With the increasing electricity bills, people are turning toward energy-efficient lighting that includes natural, as well as artificial light sources. Even the companies are looking forward to develop such types of lights that consume lesser power, while providing equal brightness.
Trends in energy-efficient lighting
The search for better light energy sources is not new to the modern world. Even Thomas Edison created long-lasting filaments back in 1880. While many of us have still been using incandescent bulbs that are being used for more than a century, there are increasing efforts going on to find such light sources that can meet newer and updated energy standards. Even the demand for such sources has been increasing among more eco-conscious people.
The energy regulations are being revised in several countries and places, including the United States, Australia, Canada and Europe. When the compact fluorescent lights (CFLs) came in, their not-so-good quality and other disadvantages, raised criticisms that again led the old light bulbs dominate. So, the newer replacement is coming in slowly in the form of light-emitting diodes (LEDs). Though invented some 50 years ago, LEDs are now being considered as the lights of future.
The concept of LEDs is to produce light twice efficiently and not to repeat the same mistakes that CFLs committed. An LED is a more eco-friendly lighting and energy-efficient choice over the traditional incandescent bulb. It does not waste the light as most of the incandescent and fluorescent lights do. That saves you hugely on your utility bills while getting a better illumination.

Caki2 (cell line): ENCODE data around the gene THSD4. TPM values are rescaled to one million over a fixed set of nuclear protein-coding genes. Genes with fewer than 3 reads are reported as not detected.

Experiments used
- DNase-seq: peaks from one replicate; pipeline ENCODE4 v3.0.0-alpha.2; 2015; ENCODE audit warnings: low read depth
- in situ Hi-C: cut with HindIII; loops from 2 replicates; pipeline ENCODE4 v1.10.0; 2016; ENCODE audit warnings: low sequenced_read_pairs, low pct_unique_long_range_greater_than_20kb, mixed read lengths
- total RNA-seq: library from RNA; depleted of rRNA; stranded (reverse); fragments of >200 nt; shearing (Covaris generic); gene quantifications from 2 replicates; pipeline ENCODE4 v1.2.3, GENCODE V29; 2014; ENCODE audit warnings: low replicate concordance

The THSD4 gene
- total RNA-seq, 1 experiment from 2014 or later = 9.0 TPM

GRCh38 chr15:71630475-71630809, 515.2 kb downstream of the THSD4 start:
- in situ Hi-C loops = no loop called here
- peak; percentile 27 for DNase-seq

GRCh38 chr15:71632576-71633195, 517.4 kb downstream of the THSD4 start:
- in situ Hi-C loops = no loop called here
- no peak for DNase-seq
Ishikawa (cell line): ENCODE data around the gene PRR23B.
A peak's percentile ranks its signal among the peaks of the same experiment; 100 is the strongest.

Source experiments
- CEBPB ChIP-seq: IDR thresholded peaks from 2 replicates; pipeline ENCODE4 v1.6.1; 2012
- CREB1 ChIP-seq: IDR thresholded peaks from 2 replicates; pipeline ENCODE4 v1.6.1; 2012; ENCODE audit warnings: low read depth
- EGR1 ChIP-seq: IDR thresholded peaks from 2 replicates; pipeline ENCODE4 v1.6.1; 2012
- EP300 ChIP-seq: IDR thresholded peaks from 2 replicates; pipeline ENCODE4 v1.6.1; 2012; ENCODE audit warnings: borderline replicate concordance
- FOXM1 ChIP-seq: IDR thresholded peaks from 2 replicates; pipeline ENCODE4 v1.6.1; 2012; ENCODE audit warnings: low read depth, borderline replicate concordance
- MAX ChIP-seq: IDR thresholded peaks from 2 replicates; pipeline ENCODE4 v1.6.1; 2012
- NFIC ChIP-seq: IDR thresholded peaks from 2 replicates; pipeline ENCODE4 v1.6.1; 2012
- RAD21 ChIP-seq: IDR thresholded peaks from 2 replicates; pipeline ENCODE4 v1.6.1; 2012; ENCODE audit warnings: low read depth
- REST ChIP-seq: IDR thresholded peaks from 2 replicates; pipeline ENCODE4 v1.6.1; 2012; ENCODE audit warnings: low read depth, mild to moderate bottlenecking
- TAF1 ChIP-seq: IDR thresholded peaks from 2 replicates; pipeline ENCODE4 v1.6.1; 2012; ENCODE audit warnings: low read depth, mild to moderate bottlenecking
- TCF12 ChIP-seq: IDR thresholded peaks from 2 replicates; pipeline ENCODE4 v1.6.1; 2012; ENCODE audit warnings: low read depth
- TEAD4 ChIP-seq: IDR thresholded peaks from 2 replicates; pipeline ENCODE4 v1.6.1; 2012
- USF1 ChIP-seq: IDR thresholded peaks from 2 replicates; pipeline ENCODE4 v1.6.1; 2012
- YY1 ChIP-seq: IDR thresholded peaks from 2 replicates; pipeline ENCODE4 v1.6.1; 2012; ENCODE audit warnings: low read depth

The traditional light bulbs produce light that flows in all directions. This causes wastage of light, as well as heating. But, LEDs use small and powerful lights that get illuminated when semiconductor materials get the electrons moving. Thus, LEDs throw light in a single direction and produce much less heat than incandescent lighting sources. LEDs are also more durable and cheaper than your traditional light bulbs. Bulbs have mercury in them and they emit harmful ultraviolet light if they get broken. It becomes difficult to dispose them, which is not the case with LEDs that are safer and don’t emit any radiations.
The LED technology has evolved increasingly since its inception and has been offering a wide variety of bulbs at reasonable prices and for various applications. Both consumers and commercial buyers have opted for this newer technology resulting in large-scale savings. If this continues at this rate, LEDs could cut the demands for energy by significant margins. The U.S. itself has estimated that it could reduce the country’s energy demands by one-third and would lead to savings of around $265 billion that could further prevent the setup of 40 new power plants! Well, isn’t that huge?